The first thing I did when I unboxed the GS75 was download the latest graphics drivers and games. Here’s what I found out by playing some new and popular AAA game titles.
As of March 2019, Battlefield V and Metro: Exodus are the only two PC games that support the ray-tracing and Deep Learning Super Sampling (DLSS) features that are exclusively supported by RTX cards. I started Battlefield V by joining a 64-player multiplayer server with graphics settings set to ultra, ray tracing on, and DX12 enabled.
The GS75 averaged 72 frames per second, but it dropped to the lower 50s during intense firefights. However, with ray tracing off, I was able to gain 15 to 20 fps back at the cost of slightly less impressive lighting effects. It’s a fair trade-off, considering a 1080p screen doesn’t have the level of detail needed to truly appreciate the feature that QHD (1440p) and 4K (2160p) displays do.
The second DLSS / DXR-enabled title, Metro: Exodus, is a little bit more complicated because its highest graphics setting isn’t “Ultra” like most other games. Instead, it’s a higher setting called “Extreme.” Graphics hyperbole aside, running at native resolution with DXR / DLSS enabled and settings cranked up to “Extreme,” the GS75 maintained 55 frames per second. That’s lower than the 60 fps ideal target for first-person shooters, but it’s still impressive considering the high requirements of the game.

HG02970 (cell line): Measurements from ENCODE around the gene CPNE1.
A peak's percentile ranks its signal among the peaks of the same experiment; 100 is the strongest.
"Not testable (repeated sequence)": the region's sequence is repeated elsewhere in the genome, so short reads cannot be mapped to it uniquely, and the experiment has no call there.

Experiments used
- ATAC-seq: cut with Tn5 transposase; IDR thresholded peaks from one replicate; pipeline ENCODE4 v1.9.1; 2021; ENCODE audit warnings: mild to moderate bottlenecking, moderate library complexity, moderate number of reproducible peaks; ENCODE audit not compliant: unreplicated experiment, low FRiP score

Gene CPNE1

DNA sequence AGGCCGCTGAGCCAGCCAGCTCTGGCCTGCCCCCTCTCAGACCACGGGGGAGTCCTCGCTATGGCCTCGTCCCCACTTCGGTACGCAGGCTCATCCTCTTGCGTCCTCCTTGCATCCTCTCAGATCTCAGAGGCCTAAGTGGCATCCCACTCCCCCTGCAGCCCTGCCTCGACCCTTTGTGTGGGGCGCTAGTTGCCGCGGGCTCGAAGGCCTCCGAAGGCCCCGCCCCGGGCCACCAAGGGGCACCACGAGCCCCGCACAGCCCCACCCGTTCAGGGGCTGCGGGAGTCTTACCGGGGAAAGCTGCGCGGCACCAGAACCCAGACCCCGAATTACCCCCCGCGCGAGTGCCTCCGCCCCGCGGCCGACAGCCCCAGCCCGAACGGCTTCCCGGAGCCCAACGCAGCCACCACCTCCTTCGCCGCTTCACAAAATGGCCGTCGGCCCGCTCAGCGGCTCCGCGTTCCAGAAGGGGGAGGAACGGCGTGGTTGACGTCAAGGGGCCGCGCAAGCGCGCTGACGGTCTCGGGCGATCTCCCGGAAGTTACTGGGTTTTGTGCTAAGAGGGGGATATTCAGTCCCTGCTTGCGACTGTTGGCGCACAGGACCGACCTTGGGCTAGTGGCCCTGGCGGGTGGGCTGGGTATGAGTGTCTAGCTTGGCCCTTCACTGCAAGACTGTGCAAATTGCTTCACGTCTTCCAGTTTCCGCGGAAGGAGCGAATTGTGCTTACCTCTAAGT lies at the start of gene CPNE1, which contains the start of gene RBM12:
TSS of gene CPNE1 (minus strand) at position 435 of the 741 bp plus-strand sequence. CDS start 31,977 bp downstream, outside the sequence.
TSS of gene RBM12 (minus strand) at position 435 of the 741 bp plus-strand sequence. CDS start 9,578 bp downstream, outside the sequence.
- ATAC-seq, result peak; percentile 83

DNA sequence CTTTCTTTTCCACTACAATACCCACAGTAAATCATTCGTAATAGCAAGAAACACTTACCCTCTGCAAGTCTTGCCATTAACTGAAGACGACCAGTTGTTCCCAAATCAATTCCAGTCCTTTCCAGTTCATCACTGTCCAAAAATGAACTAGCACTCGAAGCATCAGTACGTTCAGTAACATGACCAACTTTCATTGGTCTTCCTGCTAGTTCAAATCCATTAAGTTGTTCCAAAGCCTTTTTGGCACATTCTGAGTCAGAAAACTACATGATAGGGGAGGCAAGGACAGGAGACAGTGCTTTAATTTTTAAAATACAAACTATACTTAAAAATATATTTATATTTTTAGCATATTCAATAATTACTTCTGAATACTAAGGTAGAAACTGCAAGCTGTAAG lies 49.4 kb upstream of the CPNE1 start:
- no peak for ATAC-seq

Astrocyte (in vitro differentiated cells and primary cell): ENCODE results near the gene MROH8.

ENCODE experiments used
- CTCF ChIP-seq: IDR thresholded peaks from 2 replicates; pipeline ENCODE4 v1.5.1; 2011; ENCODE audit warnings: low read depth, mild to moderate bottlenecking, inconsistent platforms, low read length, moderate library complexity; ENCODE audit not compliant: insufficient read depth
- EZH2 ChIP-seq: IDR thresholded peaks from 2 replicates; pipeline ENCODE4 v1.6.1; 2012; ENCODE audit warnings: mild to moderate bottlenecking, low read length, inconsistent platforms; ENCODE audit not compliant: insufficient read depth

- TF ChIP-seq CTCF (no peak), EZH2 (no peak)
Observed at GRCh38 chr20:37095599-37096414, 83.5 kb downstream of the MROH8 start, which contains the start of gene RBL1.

Plus, those numbers improve by 15 to 20 fps if graphics settings are turned down to “Ultra” (the differences between the two are minimal, due to the 1080p panel) or when ray tracing is disabled. With a less demanding preset, the GS75 hit 72 fps with DLSS / DXR enabled and graphics set to “Ultra.” That’s more than good enough for a smooth, enjoyable gaming experience.
But what about all of the games that don’t have ray tracing? The RTX 2080 Max Q card crushes some titles while delivering favorable performance in others. All of these games were running at their highest settings and at 1080p HD resolution. The multiplayer title League of Legends can be locked to 144 fps; EA’s Anthem runs at a steady 75 fps; Call of Duty: Black Ops 4 cruises at 110 fps in battle royale mode; Fortnite hovers around the 89 fps mark; and Star Wars Battlefront II reaches a playable 77 fps.